Why stop at $9 an hour for minimum wage? Why not just go for $10?
Shoot ... make it $20! If we are going to artificially inflate the minimum wage, it really shouldn't even matter what we pay unskilled labor. This is a numbers game that the political left like to play, and the math never truly adds up. The term "minimum wage" has a Pavlovian effect on Democrats; the mere mentioning of this phrase causes them to salivate uncontrollably, even if no tangible benefit is actually in front of them. As noted by Gretchen Nicholoff, chair for the Delta County Democratic Party, in her most recent letter to the editor, "[Democrats] believe that work is empowering and ennobling and sets a good example for our children, as they watch their parents work hard to give them a fair shot at the American dream... A living wage is the very ground of this ideal." On a surface level, platitudes about a "living wage" sound like an idea that everybody could get behind. Who doesn't like more money? However, increasing the minimum wage will not produce the altruistic results that Democrats promise, especially in Delta County.
First, let's examine the argument put forward by Nicholoff. She declares Washington State to be the mecca for low-income earners, where the minimum wage is the highest in the country. She also boasts that it has a 7.6% unemployment rate, which is below the national average by an astonishing two-tenths of a percentage point. How do those crazy Pacific Northwesterners do it?
To counter this argument, I borrowed Nicholoff's "thorough" research methodology — namely a "quick look on the Internet." I visited the U.S. Bureau for Labor Statistics' website, and discovered that Nicholoff offers a great example of causation-versus-correlation — and how you shouldn't confuse the two. She erroneously confounds two metrics as if they are mutually inclusive without factoring in the complex nature of economic behavior. Her argument is misleading and intellectually dishonest. First off, Washington ranks 30th in the United States for unemployment rates, which is hardly anything to brag about. Furthermore, I can use the same failed logic to prove the contrary of her argument. Case in point: Wyoming. This state has a minimum wage BELOW the federal mandate: $5.15 an hour. Aside from tipped employees, this lower wage applies to several categories of exempt positions — minors, workers with disabilities, non-profit employees, farm labor, etc. — that do not have to abide by the federal standard of $7.25 an hour. However, Wyoming boasts an even lower unemployment rate of 4.9%, which is much more impressive than Washington's. And how about North Dakota? It abides by the federal standard, and it has the lowest rate of 3.2% unemployment rate. Cherry picking data and confusing correlation with causation are the telltale signs of a fallacious argument.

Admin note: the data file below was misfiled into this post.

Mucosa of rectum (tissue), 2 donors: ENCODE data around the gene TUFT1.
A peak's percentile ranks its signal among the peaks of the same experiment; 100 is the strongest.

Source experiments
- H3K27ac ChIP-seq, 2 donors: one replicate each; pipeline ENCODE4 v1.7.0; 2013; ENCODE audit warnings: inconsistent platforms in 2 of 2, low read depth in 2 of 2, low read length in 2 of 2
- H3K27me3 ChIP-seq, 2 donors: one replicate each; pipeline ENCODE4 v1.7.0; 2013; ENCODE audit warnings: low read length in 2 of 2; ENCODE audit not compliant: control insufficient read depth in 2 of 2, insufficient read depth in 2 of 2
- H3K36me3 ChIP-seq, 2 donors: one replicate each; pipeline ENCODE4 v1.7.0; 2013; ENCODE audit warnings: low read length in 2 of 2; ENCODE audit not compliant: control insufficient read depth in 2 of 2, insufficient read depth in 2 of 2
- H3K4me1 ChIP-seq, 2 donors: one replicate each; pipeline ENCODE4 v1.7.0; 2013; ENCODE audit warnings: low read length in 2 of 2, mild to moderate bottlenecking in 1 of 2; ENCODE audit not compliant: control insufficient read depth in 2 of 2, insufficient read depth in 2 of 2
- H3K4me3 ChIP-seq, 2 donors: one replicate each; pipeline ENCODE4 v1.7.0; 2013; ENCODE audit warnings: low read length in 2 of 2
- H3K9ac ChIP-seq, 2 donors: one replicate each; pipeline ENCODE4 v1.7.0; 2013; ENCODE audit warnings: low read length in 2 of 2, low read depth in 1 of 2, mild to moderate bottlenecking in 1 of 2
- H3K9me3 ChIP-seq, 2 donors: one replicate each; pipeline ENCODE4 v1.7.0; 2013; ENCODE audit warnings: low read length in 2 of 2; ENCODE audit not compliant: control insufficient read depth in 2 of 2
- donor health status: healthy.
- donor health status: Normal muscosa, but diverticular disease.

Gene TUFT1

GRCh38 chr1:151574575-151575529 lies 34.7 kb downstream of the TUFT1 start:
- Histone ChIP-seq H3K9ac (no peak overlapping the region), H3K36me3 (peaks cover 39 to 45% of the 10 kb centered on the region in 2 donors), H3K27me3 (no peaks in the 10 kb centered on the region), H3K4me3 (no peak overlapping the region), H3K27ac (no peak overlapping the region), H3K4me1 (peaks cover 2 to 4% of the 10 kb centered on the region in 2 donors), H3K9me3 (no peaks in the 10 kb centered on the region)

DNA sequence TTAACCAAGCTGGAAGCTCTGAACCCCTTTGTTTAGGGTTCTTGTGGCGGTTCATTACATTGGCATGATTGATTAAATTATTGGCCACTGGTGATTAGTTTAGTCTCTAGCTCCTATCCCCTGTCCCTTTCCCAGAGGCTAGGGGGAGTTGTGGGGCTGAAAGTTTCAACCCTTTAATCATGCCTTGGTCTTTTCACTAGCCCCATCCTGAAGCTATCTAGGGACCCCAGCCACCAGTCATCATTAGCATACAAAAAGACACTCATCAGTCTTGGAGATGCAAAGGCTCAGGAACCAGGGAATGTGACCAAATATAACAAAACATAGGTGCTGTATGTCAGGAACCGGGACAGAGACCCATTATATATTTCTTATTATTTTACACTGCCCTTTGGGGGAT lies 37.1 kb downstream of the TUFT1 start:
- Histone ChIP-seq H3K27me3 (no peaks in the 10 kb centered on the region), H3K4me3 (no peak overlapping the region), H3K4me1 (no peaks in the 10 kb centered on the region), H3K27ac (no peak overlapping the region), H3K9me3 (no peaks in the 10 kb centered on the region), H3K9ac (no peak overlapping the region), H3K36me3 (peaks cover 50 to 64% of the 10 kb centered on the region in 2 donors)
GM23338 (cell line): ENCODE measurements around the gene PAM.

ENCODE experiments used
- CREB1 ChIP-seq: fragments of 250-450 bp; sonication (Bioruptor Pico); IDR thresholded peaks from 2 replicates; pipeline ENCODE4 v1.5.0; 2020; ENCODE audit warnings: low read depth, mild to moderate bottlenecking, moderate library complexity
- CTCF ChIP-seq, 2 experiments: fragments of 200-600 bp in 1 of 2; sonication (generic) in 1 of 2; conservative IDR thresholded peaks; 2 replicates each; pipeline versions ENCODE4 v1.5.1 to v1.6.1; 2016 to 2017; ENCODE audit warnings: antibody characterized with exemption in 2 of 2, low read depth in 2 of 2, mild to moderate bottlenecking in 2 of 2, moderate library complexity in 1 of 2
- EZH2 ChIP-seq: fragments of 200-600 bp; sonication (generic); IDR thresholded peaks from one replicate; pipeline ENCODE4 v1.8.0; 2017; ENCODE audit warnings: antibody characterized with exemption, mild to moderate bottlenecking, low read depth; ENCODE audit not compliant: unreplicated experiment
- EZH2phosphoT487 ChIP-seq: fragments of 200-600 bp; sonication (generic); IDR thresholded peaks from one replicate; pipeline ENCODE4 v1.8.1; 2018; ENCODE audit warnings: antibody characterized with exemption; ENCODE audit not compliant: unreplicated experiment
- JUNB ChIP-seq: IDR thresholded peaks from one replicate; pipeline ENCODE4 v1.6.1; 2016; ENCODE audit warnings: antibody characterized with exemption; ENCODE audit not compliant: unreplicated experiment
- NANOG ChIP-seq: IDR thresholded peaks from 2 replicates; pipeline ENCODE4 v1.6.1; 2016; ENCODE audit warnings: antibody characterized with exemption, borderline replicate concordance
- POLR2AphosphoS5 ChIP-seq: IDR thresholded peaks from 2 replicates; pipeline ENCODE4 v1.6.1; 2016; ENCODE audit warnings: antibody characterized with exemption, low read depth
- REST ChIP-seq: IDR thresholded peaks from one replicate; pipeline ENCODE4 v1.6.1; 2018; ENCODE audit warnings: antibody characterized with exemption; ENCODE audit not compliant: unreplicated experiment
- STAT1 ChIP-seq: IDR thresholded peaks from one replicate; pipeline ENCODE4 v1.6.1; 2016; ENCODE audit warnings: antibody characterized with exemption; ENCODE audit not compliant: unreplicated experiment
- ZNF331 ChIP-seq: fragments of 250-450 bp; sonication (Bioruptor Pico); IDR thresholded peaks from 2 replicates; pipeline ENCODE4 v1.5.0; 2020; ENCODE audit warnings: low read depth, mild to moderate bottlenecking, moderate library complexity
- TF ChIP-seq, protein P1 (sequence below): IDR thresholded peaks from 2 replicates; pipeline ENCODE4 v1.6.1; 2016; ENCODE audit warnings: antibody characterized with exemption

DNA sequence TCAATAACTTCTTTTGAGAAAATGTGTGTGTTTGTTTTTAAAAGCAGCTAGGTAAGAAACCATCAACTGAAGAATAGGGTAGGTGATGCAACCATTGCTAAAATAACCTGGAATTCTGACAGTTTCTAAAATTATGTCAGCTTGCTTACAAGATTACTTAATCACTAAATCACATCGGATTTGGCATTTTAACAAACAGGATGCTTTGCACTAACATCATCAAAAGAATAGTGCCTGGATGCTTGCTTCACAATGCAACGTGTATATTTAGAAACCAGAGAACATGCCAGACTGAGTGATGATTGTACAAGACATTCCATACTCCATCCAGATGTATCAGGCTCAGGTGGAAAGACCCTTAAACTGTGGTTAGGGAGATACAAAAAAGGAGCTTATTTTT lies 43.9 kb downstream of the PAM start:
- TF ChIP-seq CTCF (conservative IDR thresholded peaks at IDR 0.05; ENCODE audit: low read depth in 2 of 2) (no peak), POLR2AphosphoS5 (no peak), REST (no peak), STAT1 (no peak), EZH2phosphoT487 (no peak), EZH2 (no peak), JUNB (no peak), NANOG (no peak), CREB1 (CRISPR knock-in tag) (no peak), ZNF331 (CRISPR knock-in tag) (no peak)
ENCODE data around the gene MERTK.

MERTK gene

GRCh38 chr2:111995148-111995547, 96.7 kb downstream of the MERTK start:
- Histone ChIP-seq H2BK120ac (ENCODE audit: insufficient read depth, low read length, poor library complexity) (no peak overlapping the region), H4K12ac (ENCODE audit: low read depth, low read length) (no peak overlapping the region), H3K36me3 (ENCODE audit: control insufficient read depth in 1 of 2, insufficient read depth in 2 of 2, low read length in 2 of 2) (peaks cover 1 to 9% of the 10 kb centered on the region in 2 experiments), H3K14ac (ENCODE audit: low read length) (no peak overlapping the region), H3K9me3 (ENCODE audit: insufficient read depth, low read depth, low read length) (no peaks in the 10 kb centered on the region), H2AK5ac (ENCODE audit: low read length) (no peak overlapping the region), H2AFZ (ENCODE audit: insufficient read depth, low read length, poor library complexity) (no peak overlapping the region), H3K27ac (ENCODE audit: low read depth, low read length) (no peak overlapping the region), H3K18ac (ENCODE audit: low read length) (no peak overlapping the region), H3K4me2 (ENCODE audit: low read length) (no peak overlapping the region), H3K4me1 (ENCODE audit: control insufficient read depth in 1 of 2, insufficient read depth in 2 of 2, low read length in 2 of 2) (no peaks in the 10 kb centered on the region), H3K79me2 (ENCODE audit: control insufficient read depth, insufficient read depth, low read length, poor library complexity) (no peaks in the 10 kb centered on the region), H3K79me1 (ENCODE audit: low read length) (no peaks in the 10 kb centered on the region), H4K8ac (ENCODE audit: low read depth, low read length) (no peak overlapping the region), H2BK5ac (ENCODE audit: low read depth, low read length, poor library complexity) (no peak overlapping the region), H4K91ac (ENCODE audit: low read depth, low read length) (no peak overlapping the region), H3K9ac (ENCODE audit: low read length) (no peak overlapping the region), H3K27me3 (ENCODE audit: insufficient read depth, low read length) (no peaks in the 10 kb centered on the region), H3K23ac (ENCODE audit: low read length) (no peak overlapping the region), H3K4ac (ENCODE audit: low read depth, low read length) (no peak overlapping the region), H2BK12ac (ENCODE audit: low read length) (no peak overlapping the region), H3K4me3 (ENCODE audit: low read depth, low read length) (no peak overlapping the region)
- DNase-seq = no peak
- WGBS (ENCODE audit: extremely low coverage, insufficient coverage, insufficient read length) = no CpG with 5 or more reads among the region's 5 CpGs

I am a firm believer that the majority of those who want to raise the minimum wage have never been called "boss" before. (I am referring to the employment title, not the '70s slang.) I would highly encourage the Delta Democrats to anonymously survey every small "ma and pa" shop of Delta County (which represents a large portion of the local economy), and see what these folks have to say about this potential increase. Delta County is holding on by a thread as it is, and increases in labor costs is the last thing many small business owners need as we work our way out of this recession. Increasing the minimum wage means the possibility of a 24% increase in labor costs for small business owners. Unless you run a gargantuan entity like Walmart (which hardly counts as a local business), absorbing this expense will not come easily. This means that hours will be reduced and less hiring will occur. Or employers will shift this cost back onto consumers, which disproportionately affects those on the lower income level — the very same demographic of folks that Nicholoff and her Democrat buddies are trying to help — since they have to pay more for basic goods. Either way, Delta County will have to endure more unnecessary economic hardship.
Rather than fall in line with the national party's platform, the Delta Democrats need to seriously evaluate the needs of their constituency. Either that, or they need to consider enrolling in night classes in economics, statistics, and critical thinking, because they show an utter lack of knowledge in all three areas.